“Godly” by James Doyle

James Doyle


The preacher cornered me in the dark
vestibule of the church and whispered,
“Be Godly.” Okay, then. I hurried
right out into nature for the usual

surrogates. Leaves, a vineyard half
in rot. A creek, trying to wax poetic,
kept getting snagged in backwater
ponds only flies would find appetizing.

So there I was, made in God’s own
image, which apparently wasn’t enough.
Walk Godly, dream Godly? Obviously,
marriage and raising children didn’t

much emulate a Supreme Being sufficient
unto Itself. So I tried geography:
Zen gardens, maybe even Zen nations,
big spate of cathedrals across Europe.

Northern Lights for the transcendental.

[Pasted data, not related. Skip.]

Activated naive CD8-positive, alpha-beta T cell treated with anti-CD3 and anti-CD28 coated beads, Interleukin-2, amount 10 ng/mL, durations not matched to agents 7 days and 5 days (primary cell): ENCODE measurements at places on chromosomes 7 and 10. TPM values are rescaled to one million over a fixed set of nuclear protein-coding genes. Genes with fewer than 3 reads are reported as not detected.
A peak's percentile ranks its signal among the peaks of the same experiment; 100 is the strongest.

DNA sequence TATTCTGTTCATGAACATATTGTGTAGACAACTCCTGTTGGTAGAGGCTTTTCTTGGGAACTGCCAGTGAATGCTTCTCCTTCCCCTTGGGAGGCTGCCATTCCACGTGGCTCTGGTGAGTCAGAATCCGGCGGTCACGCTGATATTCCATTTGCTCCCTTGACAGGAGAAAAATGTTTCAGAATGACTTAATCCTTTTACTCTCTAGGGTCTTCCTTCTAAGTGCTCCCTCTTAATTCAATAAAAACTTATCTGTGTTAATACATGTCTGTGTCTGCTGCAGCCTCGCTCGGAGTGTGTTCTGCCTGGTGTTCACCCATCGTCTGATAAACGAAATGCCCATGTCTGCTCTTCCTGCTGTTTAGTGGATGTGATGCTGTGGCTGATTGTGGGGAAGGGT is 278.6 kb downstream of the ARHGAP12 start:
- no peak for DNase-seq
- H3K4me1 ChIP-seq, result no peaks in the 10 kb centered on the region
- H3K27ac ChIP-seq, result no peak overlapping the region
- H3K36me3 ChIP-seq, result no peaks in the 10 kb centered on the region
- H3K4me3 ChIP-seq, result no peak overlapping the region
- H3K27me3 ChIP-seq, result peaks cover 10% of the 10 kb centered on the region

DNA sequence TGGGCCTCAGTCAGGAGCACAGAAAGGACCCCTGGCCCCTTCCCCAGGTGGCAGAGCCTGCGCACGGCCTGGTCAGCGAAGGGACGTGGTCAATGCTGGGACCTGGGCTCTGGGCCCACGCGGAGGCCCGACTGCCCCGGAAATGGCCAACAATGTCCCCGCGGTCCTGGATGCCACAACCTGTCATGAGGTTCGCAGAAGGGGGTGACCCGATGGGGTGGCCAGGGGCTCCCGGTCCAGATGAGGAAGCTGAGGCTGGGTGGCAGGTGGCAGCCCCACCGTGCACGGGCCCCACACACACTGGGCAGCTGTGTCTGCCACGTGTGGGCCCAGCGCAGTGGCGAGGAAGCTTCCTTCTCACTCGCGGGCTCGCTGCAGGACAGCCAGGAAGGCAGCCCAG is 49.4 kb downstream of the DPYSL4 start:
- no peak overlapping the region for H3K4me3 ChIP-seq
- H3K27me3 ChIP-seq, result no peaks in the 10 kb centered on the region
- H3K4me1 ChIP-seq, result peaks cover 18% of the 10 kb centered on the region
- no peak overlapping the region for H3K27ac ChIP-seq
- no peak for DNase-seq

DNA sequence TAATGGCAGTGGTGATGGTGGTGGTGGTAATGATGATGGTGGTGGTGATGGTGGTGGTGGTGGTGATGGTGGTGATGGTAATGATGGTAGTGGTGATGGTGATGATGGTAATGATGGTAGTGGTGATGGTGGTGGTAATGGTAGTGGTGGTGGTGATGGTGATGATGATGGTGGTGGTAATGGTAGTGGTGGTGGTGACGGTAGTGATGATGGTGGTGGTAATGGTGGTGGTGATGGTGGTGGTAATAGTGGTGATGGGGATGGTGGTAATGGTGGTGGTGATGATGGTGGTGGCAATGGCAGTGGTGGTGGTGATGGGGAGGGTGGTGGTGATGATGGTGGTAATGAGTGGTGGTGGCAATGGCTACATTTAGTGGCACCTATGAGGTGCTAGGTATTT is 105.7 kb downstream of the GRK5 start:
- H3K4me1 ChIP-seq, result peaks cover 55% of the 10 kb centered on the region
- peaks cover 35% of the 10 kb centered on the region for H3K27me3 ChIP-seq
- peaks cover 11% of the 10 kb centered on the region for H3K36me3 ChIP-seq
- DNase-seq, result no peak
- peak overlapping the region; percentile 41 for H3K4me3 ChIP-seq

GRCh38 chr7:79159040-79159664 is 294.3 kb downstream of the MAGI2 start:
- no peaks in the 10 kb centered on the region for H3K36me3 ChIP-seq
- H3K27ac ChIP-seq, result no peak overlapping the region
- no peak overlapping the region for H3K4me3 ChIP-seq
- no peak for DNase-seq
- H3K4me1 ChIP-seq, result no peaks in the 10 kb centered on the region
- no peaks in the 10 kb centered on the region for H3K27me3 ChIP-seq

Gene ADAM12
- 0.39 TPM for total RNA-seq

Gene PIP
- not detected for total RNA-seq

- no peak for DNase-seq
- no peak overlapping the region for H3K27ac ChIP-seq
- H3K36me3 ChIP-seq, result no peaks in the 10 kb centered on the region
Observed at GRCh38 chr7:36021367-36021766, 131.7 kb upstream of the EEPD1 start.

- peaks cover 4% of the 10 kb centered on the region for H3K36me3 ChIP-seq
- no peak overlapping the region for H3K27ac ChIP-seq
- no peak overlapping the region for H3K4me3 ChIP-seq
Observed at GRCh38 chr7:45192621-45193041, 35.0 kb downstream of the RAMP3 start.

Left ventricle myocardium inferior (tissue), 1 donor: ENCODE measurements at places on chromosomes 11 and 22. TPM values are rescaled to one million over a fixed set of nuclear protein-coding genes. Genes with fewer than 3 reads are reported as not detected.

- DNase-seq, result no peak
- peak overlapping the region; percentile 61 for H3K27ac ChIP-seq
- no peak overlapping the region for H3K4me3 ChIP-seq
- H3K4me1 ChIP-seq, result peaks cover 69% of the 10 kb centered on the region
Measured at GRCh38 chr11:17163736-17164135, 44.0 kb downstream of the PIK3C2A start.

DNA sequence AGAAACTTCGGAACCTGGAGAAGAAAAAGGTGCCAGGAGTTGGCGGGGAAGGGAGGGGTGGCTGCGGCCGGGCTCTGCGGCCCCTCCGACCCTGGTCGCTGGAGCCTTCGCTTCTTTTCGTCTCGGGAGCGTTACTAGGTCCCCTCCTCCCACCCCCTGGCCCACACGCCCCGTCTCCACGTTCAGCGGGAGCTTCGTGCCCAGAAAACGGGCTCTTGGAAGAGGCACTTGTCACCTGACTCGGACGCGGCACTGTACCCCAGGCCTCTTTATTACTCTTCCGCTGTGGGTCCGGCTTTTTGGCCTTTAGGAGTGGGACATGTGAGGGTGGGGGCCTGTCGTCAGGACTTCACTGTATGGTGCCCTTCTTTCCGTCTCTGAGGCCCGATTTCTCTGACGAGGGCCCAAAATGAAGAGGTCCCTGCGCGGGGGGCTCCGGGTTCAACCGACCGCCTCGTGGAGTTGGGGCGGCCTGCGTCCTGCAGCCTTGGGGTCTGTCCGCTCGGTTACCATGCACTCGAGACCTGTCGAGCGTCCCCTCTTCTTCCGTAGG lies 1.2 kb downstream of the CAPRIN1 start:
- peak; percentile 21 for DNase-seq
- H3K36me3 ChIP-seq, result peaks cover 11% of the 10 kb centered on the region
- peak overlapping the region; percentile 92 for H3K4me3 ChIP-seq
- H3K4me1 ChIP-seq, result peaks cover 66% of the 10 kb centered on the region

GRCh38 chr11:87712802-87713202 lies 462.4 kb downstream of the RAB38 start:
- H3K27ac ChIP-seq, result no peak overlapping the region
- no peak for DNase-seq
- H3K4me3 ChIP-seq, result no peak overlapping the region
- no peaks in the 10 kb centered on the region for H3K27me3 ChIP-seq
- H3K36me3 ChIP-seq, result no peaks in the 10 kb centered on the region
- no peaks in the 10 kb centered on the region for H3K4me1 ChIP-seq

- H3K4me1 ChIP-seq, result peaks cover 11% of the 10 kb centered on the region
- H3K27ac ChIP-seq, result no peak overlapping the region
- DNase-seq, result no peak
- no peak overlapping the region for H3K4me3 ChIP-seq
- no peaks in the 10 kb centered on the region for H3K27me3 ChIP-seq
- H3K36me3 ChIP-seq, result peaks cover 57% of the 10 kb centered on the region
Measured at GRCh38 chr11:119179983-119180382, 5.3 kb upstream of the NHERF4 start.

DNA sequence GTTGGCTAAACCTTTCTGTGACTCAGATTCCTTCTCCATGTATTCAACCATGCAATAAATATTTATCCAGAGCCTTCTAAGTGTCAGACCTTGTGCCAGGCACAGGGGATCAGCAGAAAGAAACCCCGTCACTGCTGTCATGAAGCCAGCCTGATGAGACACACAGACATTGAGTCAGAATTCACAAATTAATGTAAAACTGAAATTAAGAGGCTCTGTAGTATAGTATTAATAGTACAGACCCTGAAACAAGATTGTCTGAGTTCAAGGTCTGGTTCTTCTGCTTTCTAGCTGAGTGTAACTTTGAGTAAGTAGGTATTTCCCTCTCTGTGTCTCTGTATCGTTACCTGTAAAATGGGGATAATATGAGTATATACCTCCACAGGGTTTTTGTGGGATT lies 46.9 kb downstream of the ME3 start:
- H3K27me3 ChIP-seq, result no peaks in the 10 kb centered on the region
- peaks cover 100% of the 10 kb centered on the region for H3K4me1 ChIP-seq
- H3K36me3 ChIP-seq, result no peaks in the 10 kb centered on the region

I thumbed history, but it was too
much like me and everyone else.
I grabbed the preacher by the lapels,

shook him from side to side, shouted:
“What do you mean, be Godly?”
But he had died long ago, which accounted
for the bony smile, the echo, and the ants.

from Rattle #31, Summer 2009


James Doyle: “I am 72 years old. My careers have included being a paramedic in the Air Force, the administrative assistant to the governor of Wisconsin, and a university professor of literature. Nothing beats retirement.”

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